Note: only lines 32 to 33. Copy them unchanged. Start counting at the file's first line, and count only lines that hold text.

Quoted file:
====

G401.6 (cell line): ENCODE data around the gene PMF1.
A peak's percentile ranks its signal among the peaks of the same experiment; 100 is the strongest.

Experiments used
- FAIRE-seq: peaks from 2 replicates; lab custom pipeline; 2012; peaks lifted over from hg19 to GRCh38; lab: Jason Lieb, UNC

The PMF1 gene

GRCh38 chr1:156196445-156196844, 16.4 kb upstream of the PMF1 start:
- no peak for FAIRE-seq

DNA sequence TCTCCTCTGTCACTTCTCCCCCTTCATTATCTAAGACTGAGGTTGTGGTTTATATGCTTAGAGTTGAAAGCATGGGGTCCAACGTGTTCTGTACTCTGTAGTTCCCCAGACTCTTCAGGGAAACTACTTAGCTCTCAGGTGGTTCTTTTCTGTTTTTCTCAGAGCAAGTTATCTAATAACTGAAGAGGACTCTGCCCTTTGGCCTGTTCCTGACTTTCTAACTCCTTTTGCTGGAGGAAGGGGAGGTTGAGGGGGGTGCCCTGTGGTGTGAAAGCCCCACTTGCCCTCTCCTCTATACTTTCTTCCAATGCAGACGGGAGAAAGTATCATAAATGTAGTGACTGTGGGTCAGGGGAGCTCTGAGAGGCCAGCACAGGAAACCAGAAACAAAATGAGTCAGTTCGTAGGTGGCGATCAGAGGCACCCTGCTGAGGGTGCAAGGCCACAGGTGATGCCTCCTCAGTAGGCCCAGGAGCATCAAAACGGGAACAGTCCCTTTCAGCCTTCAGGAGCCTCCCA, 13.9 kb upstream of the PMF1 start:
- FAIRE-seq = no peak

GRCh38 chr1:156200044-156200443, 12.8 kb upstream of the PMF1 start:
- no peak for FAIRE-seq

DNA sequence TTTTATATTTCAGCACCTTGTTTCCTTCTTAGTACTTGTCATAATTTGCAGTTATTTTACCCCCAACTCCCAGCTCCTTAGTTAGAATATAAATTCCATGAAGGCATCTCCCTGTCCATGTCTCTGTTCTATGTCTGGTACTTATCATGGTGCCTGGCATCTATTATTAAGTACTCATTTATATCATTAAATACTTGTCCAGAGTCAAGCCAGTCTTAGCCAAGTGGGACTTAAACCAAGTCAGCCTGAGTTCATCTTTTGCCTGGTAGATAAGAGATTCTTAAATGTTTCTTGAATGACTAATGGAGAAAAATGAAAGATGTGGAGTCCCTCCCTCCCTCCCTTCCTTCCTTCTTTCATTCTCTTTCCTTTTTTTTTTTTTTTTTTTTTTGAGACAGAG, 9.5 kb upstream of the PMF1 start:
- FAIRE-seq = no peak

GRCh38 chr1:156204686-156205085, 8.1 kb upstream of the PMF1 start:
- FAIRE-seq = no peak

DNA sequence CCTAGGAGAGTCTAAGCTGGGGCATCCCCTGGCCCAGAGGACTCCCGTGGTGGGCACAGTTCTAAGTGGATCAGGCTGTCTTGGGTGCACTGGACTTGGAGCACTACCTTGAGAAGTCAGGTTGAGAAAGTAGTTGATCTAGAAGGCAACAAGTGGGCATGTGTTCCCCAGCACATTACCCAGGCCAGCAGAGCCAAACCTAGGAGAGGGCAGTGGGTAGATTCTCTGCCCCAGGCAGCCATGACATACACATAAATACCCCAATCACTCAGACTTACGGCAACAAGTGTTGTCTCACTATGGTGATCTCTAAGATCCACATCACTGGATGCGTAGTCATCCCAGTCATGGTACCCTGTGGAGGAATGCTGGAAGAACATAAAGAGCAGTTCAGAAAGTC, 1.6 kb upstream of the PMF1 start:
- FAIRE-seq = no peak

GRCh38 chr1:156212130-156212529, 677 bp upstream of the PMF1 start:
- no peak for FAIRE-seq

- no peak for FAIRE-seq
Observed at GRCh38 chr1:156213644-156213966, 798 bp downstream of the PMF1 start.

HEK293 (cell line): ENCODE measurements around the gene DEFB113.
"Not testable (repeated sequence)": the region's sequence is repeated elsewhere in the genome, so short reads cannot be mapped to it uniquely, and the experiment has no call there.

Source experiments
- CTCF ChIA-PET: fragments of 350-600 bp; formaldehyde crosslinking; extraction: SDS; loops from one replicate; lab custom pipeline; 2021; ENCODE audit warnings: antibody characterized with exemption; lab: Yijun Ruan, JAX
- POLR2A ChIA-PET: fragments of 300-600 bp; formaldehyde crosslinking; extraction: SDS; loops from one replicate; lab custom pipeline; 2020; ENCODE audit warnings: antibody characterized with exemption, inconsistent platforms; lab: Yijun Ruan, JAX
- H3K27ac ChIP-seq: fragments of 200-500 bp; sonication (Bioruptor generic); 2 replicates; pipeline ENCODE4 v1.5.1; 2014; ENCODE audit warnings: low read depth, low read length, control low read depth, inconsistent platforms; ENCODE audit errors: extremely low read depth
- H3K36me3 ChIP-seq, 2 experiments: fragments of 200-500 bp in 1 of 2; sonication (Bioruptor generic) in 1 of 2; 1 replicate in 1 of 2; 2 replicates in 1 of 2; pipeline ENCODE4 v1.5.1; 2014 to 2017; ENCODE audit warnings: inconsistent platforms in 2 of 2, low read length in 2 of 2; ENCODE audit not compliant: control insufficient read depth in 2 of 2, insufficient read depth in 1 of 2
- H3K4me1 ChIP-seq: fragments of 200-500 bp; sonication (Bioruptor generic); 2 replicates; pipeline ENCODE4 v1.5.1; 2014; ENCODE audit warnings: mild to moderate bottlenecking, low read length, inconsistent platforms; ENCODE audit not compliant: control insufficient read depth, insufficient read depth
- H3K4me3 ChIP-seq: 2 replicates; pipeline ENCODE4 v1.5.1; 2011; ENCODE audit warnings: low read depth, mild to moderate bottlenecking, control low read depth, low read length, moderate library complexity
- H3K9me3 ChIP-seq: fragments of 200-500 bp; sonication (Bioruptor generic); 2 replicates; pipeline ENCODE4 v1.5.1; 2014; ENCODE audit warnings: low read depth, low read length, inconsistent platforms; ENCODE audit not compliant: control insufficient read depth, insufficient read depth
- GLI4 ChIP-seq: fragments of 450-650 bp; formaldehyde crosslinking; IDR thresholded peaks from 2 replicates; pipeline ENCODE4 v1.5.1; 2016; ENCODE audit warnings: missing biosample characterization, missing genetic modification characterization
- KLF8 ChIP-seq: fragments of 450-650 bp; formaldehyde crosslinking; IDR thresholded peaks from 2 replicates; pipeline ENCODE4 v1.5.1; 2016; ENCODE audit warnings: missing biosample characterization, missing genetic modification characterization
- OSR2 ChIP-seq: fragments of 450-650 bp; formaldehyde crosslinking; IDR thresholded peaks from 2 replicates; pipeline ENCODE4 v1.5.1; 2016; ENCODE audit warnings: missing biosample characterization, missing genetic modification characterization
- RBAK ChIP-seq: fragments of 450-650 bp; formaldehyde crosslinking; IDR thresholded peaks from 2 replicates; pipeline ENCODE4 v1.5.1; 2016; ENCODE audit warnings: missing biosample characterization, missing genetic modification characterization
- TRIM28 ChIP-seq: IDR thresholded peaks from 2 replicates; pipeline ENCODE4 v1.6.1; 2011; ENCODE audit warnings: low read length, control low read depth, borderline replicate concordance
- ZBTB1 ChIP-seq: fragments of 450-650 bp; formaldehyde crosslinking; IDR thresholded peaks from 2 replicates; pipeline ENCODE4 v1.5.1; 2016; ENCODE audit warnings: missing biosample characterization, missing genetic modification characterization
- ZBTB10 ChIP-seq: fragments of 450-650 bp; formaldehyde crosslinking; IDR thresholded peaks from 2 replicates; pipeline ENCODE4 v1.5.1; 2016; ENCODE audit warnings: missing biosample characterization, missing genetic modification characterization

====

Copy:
- GLI4 ChIP-seq: fragments of 450-650 bp; formaldehyde crosslinking; IDR thresholded peaks from 2 replicates; pipeline ENCODE4 v1.5.1; 2016; ENCODE audit warnings: missing biosample characterization, missing genetic modification characterization
- KLF8 ChIP-seq: fragments of 450-650 bp; formaldehyde crosslinking; IDR thresholded peaks from 2 replicates; pipeline ENCODE4 v1.5.1; 2016; ENCODE audit warnings: missing biosample characterization, missing genetic modification characterization